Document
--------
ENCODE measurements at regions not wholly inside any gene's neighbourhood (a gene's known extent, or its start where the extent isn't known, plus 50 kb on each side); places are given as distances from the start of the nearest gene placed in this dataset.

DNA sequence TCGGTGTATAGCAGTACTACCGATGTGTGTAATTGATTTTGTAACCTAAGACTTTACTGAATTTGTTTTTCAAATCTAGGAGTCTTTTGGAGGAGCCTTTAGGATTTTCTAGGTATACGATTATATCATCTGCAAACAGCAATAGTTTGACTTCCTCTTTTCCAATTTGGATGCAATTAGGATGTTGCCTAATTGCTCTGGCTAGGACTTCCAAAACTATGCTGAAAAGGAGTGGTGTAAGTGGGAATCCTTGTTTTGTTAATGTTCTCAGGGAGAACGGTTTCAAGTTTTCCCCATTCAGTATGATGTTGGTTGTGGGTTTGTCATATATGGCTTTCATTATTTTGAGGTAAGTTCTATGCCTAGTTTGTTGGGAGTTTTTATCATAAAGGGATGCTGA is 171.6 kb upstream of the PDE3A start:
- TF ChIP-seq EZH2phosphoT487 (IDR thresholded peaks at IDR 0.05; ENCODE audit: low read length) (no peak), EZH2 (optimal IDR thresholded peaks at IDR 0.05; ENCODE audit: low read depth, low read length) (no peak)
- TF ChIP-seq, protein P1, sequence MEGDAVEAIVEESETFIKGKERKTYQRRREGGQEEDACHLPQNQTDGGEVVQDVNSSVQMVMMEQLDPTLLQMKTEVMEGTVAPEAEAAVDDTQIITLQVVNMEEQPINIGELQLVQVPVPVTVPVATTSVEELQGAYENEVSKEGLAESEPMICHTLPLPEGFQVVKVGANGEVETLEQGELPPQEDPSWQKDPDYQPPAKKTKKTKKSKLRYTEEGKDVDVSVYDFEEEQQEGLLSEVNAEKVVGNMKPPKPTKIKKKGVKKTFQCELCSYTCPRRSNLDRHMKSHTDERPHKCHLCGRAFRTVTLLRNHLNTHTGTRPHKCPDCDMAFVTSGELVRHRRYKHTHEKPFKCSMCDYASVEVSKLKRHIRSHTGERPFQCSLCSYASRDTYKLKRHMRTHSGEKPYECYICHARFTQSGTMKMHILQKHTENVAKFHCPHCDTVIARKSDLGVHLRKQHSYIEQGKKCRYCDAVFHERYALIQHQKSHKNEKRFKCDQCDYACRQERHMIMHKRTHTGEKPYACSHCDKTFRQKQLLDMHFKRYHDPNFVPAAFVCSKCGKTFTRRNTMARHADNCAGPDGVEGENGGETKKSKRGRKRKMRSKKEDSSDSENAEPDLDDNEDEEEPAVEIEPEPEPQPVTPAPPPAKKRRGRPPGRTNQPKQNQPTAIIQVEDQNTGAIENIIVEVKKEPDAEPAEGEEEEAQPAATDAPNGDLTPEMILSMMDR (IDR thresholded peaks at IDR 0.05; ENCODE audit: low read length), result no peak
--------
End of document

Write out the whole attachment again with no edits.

ENCODE measurements at regions not wholly inside any gene's neighbourhood (a gene's known extent, or its start where the extent isn't known, plus 50 kb on each side); places are given as distances from the start of the nearest gene placed in this dataset.

DNA sequence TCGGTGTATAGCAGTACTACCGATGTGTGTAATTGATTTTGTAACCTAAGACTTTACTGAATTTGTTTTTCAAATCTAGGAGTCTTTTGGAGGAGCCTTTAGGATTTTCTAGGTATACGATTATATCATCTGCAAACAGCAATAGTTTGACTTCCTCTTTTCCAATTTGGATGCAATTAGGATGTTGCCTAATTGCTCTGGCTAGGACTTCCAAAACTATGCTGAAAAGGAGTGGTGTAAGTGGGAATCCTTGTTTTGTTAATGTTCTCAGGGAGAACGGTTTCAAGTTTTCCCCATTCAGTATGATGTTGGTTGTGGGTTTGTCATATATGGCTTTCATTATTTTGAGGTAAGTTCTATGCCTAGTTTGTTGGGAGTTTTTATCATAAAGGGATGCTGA is 171.6 kb upstream of the PDE3A start:
- TF ChIP-seq EZH2phosphoT487 (IDR thresholded peaks at IDR 0.05; ENCODE audit: low read length) (no peak), EZH2 (optimal IDR thresholded peaks at IDR 0.05; ENCODE audit: low read depth, low read length) (no peak)
- TF ChIP-seq, protein P1, sequence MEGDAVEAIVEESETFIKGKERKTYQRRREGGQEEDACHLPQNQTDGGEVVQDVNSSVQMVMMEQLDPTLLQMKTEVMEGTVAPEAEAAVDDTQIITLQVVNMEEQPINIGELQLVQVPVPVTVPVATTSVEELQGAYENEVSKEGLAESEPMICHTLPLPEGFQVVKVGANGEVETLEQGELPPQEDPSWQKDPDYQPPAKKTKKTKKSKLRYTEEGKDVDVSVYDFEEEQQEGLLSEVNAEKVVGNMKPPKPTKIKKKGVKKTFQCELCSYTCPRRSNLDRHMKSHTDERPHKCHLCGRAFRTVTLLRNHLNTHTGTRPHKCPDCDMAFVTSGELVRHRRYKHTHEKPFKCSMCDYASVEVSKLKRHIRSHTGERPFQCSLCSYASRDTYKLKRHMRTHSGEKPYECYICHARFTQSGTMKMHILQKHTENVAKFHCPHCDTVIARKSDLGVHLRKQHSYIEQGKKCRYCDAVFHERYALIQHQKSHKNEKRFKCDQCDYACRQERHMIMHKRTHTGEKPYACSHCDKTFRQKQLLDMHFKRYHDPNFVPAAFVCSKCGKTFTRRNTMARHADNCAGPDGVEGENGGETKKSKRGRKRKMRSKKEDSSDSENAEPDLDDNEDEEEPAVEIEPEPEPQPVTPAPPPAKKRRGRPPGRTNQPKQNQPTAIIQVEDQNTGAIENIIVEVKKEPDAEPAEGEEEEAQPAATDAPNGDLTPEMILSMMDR (IDR thresholded peaks at IDR 0.05; ENCODE audit: low read length), result no peak